Unverified Answer

How many people get glioblastoma a year in the United States?

"The U.S. rate of incidence of anaplastic astrocytoma was 7.24 per 100,000 per year, and the rate of glioblastoma was 2.35 per 100,000 per year. The incidence of anaplastic astrocytoma increased significantly in males (3.27 per 100,000) and people 65 years old and older (9.51 per 100,000). The number of new cases per year of glioblastoma has decreased significantly for both males (2.13 per 100,000) and females (1.95 per 100,000) but only in ages 65 years old and older (0.47 per 100,000)." - Anonymous Online Contributor

Unverified Answer

What causes glioblastoma?

"Glioblastoma is most frequently caused by a combination of genetic mutations and environmental exposures. Exposure to ionizing radiation and cigarette smoking increase the risk for developing the disease." - Anonymous Online Contributor

Unverified Answer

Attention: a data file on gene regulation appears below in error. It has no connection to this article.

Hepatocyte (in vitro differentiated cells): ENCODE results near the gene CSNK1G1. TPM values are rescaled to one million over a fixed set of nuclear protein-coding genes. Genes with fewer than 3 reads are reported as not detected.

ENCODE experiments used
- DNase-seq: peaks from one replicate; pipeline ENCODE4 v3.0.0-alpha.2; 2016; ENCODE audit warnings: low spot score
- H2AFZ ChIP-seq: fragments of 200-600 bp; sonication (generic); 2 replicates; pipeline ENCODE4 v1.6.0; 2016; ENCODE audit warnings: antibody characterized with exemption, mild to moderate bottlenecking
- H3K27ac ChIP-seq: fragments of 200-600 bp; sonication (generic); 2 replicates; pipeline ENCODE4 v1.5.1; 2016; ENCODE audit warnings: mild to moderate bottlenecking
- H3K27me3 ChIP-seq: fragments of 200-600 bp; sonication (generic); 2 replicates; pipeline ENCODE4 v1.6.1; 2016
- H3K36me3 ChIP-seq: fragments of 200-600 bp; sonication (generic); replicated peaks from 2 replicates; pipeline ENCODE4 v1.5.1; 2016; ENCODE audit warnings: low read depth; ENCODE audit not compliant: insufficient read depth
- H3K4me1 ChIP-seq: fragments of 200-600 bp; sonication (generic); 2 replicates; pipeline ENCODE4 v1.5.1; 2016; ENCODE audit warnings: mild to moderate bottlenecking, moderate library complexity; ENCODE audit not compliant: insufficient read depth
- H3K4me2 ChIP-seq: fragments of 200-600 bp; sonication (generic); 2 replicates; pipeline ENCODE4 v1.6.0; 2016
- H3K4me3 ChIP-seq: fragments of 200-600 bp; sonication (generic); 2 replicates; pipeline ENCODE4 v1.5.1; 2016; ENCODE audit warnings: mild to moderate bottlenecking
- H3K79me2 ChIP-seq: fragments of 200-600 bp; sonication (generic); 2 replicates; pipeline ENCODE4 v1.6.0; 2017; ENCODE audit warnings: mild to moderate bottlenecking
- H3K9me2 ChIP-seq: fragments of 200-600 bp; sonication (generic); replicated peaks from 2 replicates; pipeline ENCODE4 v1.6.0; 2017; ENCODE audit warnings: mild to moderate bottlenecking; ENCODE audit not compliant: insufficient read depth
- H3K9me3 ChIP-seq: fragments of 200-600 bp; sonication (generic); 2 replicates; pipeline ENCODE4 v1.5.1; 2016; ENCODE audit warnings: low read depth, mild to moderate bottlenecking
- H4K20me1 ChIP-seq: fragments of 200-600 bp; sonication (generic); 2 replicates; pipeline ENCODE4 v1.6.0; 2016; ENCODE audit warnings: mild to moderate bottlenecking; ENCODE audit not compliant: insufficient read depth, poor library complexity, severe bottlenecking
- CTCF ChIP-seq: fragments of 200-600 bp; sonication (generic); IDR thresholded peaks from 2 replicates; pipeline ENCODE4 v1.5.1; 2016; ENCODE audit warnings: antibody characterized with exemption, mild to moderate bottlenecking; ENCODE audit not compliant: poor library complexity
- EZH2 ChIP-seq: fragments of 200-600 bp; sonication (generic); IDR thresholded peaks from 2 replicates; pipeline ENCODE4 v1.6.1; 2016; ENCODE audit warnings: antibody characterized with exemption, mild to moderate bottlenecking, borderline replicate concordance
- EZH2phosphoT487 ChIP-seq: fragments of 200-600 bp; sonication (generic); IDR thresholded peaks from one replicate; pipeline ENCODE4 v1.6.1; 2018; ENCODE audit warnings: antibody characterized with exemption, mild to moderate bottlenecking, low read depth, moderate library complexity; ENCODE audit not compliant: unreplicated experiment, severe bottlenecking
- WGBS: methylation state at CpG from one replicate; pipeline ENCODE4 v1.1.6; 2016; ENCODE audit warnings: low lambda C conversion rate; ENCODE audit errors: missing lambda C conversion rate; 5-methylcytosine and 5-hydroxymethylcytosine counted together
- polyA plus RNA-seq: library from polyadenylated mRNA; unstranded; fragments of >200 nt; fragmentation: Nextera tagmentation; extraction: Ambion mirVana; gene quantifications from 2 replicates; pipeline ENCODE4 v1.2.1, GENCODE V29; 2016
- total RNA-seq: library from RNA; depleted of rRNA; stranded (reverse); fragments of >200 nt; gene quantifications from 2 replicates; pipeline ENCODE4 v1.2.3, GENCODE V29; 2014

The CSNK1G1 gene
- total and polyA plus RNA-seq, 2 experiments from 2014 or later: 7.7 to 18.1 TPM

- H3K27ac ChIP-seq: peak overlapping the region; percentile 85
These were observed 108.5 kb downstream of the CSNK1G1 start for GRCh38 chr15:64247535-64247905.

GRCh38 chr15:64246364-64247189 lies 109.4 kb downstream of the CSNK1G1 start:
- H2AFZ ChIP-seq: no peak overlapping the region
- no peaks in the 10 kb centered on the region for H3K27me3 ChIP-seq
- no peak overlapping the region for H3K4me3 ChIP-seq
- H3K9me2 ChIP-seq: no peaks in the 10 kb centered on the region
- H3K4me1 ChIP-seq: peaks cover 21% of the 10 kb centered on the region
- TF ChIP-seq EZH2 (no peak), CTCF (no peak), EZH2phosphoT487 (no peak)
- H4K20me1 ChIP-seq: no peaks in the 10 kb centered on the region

What are common treatments for glioblastoma?

"Complete surgical resection of tumor is the most effective treatment for patients with glioblastoma. Surgery combined with radiation and chemotherapy improves survival rates, but treatment with only surgery does not improve survival compared with surgery without radiation or chemotherapy. Chemotherapy is usually needed to improve survival; however, the addition of radiation does not improve survival even if it is combined with chemotherapy. A randomized study will be conducted with longer follow-up time to evaluate whether and when to stop chemotherapy and whether the survival benefit is maintained when chemotherapy is discontinued." - Anonymous Online Contributor

Unverified Answer

What is glioblastoma?